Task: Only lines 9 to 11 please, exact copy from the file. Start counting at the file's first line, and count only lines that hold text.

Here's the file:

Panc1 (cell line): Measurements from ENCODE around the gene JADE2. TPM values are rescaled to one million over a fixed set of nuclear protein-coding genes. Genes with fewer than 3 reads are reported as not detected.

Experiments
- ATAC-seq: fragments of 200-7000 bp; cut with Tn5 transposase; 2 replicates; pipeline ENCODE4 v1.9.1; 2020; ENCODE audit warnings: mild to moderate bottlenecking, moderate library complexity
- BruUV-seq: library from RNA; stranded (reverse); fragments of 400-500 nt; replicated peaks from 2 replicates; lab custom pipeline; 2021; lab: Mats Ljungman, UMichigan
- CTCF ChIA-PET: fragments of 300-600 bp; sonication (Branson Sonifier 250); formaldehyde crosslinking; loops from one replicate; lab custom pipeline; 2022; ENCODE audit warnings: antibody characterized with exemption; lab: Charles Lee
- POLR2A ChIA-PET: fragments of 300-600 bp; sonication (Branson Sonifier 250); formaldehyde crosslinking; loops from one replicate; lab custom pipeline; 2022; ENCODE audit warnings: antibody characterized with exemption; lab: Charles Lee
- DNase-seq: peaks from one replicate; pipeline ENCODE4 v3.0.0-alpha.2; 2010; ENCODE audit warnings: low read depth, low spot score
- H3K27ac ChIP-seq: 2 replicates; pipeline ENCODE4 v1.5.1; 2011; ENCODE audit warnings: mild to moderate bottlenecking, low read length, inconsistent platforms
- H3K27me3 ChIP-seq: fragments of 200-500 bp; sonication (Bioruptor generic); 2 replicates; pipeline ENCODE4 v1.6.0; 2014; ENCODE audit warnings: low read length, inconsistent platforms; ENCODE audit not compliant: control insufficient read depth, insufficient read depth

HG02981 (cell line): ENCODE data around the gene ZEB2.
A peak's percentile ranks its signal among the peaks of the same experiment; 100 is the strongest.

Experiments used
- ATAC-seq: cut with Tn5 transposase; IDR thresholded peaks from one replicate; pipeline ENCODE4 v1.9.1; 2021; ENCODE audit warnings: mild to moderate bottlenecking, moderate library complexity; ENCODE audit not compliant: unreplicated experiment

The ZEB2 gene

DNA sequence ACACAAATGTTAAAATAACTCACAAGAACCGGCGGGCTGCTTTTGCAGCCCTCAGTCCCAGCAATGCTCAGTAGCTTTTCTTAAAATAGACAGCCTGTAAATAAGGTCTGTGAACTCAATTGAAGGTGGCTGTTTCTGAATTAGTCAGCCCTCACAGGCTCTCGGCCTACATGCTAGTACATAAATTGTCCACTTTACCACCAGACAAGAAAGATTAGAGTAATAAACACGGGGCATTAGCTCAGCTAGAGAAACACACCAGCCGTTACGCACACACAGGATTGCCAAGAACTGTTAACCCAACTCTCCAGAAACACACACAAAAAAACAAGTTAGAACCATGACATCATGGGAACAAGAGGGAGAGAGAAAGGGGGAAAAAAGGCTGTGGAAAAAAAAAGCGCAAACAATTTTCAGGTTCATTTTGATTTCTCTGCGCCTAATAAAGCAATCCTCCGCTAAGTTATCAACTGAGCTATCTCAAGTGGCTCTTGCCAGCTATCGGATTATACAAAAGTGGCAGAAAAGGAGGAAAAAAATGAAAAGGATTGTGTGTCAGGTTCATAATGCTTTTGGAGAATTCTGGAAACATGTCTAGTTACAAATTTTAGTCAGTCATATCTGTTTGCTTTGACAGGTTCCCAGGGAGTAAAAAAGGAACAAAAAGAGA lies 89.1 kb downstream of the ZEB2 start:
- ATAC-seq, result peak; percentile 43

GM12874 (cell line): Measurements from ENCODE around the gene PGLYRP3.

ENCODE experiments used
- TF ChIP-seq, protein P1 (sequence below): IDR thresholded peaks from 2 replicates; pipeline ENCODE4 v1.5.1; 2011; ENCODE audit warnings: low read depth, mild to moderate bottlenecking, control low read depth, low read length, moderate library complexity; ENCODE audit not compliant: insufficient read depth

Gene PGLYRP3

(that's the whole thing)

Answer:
- H3K27me3 ChIP-seq: fragments of 200-500 bp; sonication (Bioruptor generic); 2 replicates; pipeline ENCODE4 v1.6.0; 2014; ENCODE audit warnings: low read length, inconsistent platforms; ENCODE audit not compliant: control insufficient read depth, insufficient read depth

HG02981 (cell line): ENCODE data around the gene ZEB2.
A peak's percentile ranks its signal among the peaks of the same experiment; 100 is the strongest.